HRW report focuses on Habre: On Tuesday, 3 December 2013, Human Rights Watch released a report charging the former dictator of Chad, Hissene Habre, with “systematic abuses.” It is reported the former dictator “directed and controlled political police, who tortured and killed those who opposed him or those who simply belonged to the wrong ethnic group.” Habre is being tried by a special court in Senegal for crimes against humanity and war crimes related to his 1982-1990 rule. (UPI).
ICTY 20th anniversary: ICC President Theordor Meron spoke at a conference in Bosnia last week celebrating the 20th anniversary of the ICTY. Meron faced protestors and victims of the early 1990s Bosnian War who displayed signs reading “R.I.P Justice.” Many protesters voiced disappointment in the court’s recent decisions to acquit of all charges senior leaders of the Yugoslav and Serbian army. Despite the opposition, Meron defended the tribunal and stated its work had “exceeded expectations.” (Institute for War & Peace Reporting).
Security Council to vote on deferral of Kenyatta trial: The fifteen member states of the U.N. Security Council will vote on a resolution this Friday, 15 November 2013, calling for a one year suspension of the ICC trials against Kenyan President Uhuru Kenyatta and Deputy President William Ruto. The AU backed resolution will need the support of at least nine member states in order to pass. Experts have predicted, however, that the resolution will fail since seven members are currently signatories of the ICC. (Global Post).
French court decides to extradite Rwandans: A French appeals court ruled this week that two genocide suspects could be extradited to Rwanda. The country has previously denied extraditions because of concerns suspects will be denied fair trial rights. However, French Judge Jean Bertholin assured Claude Muhayimana and Innocent Musabyimana that if the extradition was approved by a higher court, the two would “be guaranteed a fair trial” in Rwanda. Muhayimana and Musabyimana are accused of participating in mass killings of ethnic Tutsis during the 1994 genocide that claimed around 800,000 lives. (Global Post).
Kenyatta seeks public testimony of prosecution witnesses: Kenyan President Uhuru Kenyatta has asked the ICC to deny granting protective measures of prosecution witnesses. Kenyatta argued suppressing identities and granting immunity from self-incrimination “constitutes an incentive for witnesses to lie and put forward false claims.” Kenyatta stated any measures violated his right to a fair and public trial. ICC Prosecutor Fatou Bensouda earlier requested protective measures for ten of the fifteen witnesses expected to testify against the President. (The Star).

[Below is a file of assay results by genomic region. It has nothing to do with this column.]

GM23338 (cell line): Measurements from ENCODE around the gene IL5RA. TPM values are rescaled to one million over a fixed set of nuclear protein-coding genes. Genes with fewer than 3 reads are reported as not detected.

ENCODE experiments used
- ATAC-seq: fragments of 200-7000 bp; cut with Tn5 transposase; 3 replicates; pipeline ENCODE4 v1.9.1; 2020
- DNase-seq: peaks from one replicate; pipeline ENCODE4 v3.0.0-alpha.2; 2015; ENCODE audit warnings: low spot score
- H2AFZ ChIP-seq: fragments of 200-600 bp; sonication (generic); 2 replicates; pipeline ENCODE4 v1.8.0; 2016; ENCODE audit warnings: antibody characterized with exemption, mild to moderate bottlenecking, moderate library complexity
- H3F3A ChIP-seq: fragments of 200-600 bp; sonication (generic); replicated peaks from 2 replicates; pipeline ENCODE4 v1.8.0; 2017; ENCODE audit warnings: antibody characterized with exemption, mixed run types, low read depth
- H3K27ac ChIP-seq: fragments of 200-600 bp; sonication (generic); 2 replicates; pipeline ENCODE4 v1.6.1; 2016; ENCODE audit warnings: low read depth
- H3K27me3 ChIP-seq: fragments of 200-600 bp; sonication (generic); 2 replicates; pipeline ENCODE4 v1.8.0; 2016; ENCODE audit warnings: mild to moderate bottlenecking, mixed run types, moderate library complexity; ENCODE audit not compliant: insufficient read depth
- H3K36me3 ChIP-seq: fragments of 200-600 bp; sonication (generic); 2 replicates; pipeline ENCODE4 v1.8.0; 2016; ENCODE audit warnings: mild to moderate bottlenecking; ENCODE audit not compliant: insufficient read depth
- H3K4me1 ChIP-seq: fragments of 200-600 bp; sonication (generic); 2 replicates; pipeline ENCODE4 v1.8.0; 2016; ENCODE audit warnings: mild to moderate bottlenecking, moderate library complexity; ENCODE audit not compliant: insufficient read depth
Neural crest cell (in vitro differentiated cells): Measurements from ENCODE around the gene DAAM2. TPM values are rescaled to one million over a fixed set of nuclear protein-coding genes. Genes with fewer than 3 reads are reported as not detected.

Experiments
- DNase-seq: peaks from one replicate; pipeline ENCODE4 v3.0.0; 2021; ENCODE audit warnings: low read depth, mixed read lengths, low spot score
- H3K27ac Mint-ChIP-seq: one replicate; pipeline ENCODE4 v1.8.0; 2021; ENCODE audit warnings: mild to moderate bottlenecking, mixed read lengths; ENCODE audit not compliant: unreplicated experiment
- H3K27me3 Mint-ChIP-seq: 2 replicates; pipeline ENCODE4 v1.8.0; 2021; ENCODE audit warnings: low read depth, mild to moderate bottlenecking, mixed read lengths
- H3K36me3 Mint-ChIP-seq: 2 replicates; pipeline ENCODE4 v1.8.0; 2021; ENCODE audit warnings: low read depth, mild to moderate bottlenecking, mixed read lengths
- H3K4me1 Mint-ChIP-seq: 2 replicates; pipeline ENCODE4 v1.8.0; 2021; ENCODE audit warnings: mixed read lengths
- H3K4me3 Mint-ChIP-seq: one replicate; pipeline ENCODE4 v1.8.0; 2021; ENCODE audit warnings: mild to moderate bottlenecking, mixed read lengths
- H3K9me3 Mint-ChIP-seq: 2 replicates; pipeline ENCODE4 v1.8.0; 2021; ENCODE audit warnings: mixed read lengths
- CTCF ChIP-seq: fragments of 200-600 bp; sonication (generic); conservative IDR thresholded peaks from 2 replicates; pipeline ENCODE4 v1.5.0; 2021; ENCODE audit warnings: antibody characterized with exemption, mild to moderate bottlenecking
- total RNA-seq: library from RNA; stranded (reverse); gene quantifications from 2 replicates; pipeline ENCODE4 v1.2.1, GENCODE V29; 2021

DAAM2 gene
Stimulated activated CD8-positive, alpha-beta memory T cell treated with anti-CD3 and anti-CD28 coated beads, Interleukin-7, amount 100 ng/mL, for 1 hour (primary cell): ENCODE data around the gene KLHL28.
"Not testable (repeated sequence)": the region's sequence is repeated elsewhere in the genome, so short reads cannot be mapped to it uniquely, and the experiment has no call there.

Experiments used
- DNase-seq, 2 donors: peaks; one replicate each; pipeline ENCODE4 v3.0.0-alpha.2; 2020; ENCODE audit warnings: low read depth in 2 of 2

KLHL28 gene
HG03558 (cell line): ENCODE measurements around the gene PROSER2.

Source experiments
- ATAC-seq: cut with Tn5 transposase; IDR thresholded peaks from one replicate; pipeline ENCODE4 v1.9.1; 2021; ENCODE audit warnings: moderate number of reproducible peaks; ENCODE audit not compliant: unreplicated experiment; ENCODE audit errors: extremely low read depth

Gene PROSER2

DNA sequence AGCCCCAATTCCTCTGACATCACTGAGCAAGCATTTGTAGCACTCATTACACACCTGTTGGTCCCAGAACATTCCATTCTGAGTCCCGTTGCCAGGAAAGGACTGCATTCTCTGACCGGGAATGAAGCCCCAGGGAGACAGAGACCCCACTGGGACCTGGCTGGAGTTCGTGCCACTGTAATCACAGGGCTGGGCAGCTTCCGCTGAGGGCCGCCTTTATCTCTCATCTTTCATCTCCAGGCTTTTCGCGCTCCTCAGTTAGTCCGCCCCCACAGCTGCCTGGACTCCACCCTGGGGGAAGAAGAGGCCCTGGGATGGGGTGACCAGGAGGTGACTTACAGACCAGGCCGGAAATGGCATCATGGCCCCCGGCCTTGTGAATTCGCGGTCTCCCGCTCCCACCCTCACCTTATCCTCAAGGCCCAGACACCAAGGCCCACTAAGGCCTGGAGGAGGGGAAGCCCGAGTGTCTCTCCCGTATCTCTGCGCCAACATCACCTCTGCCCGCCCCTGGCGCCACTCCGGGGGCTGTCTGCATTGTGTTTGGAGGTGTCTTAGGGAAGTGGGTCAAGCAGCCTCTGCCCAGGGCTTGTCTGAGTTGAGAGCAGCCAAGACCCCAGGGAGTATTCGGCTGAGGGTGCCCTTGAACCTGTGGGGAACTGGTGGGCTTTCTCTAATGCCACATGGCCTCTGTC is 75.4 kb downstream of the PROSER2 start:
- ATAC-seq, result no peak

Habre proceedings to be aired in Senegal and Chad: The trial of the former dictator of Chad, President Hissene Habre, will be broadcasted on television and radio in Senegal and Chad. Senegalese Justice Minister Sidiki Kaba announced the two countries were in the process of “work[ing] out which media outlets . . . will be given responsibility for the transmission.” Habre is being tried by a special court in Senegal for crimes against humanity and war crimes related to his 1982-1990 rule. (Global Post).
Chilean granted justice at international court: An 80 year old Chilean who was severely tortured after the Pinochet regime took power in 1973 was granted a huge victory from the Inter-American Court of Human Rights this week. The Court ruled the Chile government must investigate the abuses toward Leopoldo Garcia and find those responsible for compensation. Garcia was detained after a 1973 coup and tortured into divulging names of suspected Socialists. Garcia was eventually transferred to London where he has lived for 40 years. However, Garcia has struggled throughout his life to find work and provide for his family in a foreign country. He believes Chili should “assume responsibility” for what happened to him by the Pinochet regime.
Delay of Rios Montt trial angers victims: Victims of genocide and crimes against humanity during Guatemalan President General Efrain Rios Montt’s 1982-83 rule are frustrated by the decision to delay his retrial. Amnesty International reports Mayan-Ixil indigenous people feel “let down” and worry the former President will evade justice. Rios Montt’s guilty conviction by a Guatemalan criminal court was overturned shortly after by the country’s highest court. The retrial is expected January 2015.